15 July 2016Add to My Folder
This fantastic article is bursting with hints and tips for how to make the most of your outdoor area without breaking the bank.
Both indoor and outdoor spaces have equal value in Early Years. Outdoor play is often an opportunity for children to explore and investigate nature and the seasons whilst using their senses, developing cognitive, physical and motor skills and promoting their health and well being. Often a child’s self esteem and confidence will grow as a result of the positive effects of an outstanding outdoor provision.
“All practitioners contribute to creating a highly stimulating environment with child-accessible resources that promote learning and challenge children both in- and outdoors.”
Creating a stimulating and challenging learning environment, providing opportunities for children to be engaged in many varied tasks that build their confidence, self esteem and independence is essential if we are to create life-long learners. This identifies that some children will prefer ‘the great outdoors’ finding excitement in those learning opportunities. We must bear in mind that many children (especially those who are in full day-care and only return home after dark) may not have access to outdoor areas at home, which makes allowing them to independently explore outside areas in their Early Years setting even more important.
“For me, the outdoor area should be a magical, exciting place where children develop skills and gain experiences that they couldn’t get anywhere else. A place where they can use their imagination, explore, investigate, create and make mistakes in a safe setting, constantly developing new knowledge and applying their skills through the outstanding opportunities offered to them as well as creating their own learning opportunities.”
Nikki, EYFS lead, 2016
It is where children experience nature and the yearly season changes and develop their senses in a way that being indoors may not, providing time to conquer fears, developing care and respect and empathy, and physical coordination as they learn to manipulate the world around them. It develops all three of the characteristics of effective learning from Development Matters: playing and exploring, active learning, creativity and thinking critically.
What are the essentials of outdoor provision
Free-flow provision is essential and helps develop free choice and independent thought. Both indoor and outdoor spaces should be of equal quality and be mutually enhanced through quality planning, resources and activities and provision of open-ended activities promoting independence and equal learning opportunities.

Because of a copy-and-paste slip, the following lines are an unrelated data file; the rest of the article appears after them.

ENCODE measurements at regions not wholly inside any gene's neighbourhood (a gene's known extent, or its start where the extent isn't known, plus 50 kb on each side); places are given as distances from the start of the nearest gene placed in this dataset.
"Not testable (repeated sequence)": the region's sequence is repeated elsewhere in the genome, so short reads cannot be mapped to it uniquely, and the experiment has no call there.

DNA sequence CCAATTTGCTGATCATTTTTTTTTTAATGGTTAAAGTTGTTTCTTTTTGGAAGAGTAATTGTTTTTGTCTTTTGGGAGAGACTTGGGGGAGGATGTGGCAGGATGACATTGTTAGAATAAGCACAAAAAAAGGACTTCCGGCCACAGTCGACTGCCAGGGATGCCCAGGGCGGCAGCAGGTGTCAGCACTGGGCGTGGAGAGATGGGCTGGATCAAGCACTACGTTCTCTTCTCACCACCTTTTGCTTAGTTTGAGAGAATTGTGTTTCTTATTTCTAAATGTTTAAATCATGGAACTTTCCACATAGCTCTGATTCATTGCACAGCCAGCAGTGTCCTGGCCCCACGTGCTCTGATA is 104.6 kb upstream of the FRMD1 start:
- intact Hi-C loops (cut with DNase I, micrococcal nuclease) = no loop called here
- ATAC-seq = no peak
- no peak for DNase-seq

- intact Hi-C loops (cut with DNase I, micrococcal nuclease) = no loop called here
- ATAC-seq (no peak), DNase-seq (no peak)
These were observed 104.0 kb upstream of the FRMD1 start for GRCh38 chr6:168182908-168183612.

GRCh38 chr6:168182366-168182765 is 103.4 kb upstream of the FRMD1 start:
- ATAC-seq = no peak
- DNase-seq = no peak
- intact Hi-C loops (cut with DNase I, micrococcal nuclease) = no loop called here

A quality environment is a must. Excellent (although not necessarily costly) resources that stand the test of time are vital to promote quality learning. Clearly defined areas, organised storage, areas of shade and shelter, as well as secure boundaries are essential. Signage for outdoor areas could be designed, made and painted by the children, thereby promoting confidence in learning, and allowing children to work through the process of deciding what will/won’t work. This focuses on developing writing skills as well as using different media in creating.
High quality adults are also essential if you are going to develop an outstanding outdoor area. You will need adults who question and communicate with children, engage them in play, as well as stepping back to allow self-discovery. Supervising adults should be confident in outdoors situations and should not be over-worried about mess, dirt and risk. Outside time, isn’t break time for staff. Don’t ignore the children – listen to their ideas and try to help them to develop and facilitate them.
“The staff within any setting are the essential resource to help create something of excellence. It is through their engagement with the children …and their daily and adaptative planning which helps create an outstanding place of learning.”
High quality planning, changing to the needs of children, promotes the excellent use of outdoor areas in all weathers.
“There’s no such thing as bad weather, it’s exciting weather…. Skillful practitioners are flexible and make the most of unpredictable events and children’s spontaneous ideas.”
Sam Audley, 2016
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